Photos by Katie June Burton
The gist: This restaurant opening is steeped in a bit of sushi-world drama. The forthcoming Uchū from restaurateur Derek Feldman was originally a project conceived with chef David Bouhadana (Sushi by Bou), but he and Feldman parted ways earlier this year, after opening outdoor omakase spot, Sushi on Jones, together in 2016. Meanwhile, legendary sushi chef Eiji Ichimura (of Ichimura at Brushstroke and Ichimura) also raised a few eyebrows after departing his namesake omakase restaurant just five months after its highly anticipated January debut. He has also subsequently sued his business partner Idan Elkon to stop the use of his name. These recent shake-ups make for a exciting new pairing: Feldman has snagged the legendary sushi chef to helm this 10-seat omakase counter opening on September 5.
The separate 8-seat Bar Uchū opened in June in the same space but serving a separate kaiseki menu from chef Samuel Clonts (Brooklyn Fare) and drink by Frank Cisneros (Prime Meats, the now-shuttered Dram and Bourgeois Pig Brooklyn).
Omakase course at Uchū.
The food: Expect a traditional omakase meal (chef's choice sushi) at Uchū. Ichimura will craft a new $300, 18-22 course menu daily, inspired by the fresh fish available from Japan and using produce and herbs from the restaurant’s rooftop garden, which grows everything from Japanese sweet potatoes to strawberries.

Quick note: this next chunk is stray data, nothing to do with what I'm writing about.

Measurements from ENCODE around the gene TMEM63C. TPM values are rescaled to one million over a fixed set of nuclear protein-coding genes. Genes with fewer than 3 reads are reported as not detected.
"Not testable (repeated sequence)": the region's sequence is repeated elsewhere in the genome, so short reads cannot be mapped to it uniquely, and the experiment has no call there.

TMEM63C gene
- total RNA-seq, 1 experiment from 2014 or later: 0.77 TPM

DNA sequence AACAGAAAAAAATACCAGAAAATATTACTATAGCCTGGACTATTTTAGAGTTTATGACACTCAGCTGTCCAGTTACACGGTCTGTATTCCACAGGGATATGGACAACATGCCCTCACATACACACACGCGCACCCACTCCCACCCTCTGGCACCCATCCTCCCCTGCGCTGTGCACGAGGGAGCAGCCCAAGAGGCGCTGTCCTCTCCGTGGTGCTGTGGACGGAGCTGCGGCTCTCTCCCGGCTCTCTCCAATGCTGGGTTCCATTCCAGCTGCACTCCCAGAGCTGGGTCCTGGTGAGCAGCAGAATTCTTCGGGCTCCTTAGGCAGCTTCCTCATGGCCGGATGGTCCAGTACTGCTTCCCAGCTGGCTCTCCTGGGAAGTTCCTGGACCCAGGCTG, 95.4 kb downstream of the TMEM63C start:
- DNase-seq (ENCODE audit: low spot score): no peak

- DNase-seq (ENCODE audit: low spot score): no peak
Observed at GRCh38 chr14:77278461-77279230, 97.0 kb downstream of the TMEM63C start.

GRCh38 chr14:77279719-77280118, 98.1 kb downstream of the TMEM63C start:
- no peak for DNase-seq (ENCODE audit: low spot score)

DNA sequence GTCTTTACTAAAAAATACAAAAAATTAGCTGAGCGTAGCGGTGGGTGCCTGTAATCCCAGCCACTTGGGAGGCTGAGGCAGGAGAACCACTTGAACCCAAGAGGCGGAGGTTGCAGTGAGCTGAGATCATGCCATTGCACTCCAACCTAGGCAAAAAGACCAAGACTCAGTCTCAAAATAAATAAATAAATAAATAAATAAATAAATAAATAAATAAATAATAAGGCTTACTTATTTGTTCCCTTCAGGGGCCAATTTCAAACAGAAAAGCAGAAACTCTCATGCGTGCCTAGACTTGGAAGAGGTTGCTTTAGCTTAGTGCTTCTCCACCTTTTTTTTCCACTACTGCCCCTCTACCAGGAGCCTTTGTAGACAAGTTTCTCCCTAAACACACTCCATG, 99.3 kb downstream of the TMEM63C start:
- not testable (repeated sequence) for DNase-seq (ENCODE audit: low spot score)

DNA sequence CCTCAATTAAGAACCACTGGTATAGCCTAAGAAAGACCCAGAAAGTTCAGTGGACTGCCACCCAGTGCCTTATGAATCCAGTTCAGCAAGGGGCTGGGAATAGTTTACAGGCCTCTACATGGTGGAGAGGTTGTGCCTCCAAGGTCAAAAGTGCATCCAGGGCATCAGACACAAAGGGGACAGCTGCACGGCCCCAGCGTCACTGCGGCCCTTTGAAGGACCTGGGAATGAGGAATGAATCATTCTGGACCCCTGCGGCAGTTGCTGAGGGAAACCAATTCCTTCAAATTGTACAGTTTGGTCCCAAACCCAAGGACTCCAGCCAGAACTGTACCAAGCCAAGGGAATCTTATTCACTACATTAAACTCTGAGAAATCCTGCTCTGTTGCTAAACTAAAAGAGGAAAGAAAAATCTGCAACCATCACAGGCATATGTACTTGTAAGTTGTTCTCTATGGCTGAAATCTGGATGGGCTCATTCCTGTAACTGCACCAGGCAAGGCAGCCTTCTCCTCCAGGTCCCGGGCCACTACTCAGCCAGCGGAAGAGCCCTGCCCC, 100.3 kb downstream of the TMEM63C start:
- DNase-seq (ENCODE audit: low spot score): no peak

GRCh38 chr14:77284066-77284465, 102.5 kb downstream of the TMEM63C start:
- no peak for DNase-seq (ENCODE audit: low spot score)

Uni dish at Bar Uchū.
The kaiseki menu at Bar Uchū, serving since this summer, emphasizes a more seasonal approach to Japanese fare, and also utilizes the rooftop produce. Chef Clonts changes the menu daily to suit what is available but expect a unique mix of cooked and raw dishes like a jidori egg with squash and golden trout roe; Siberian sturgeon and caviar handroll, and dry aged Miyazaki Wagyu. The kaiseki is $200 with an optional $125 beverage pairing.
The drinks: Like the high-end dinner, the bar menu from Cisneros is equally as imaginative and special. There’s a big list of Japanese whiskey, sake and rare wines. Cocktails take advantage of the unique whiskey collection on hand, but will only be available on the kaiseki side of the operation.
The space: The Uchū team tapped designer Scott Kester to create the unique interiors. Look for clean lines throughout the snug spot, from the simple wood front door to the minimalist omakase counter. Light hued, reclaimed American elm, ash and oak from around New York line the space. In the bar, the custom shelves for the whiskeys displays the colorful bottles like artwork.
The details: 217 Eldridge St.; 212-203-7634; Uchu’s omakase bar opens Sept. 5. Dinner Tuesday - Saturday 6PM and 9 PM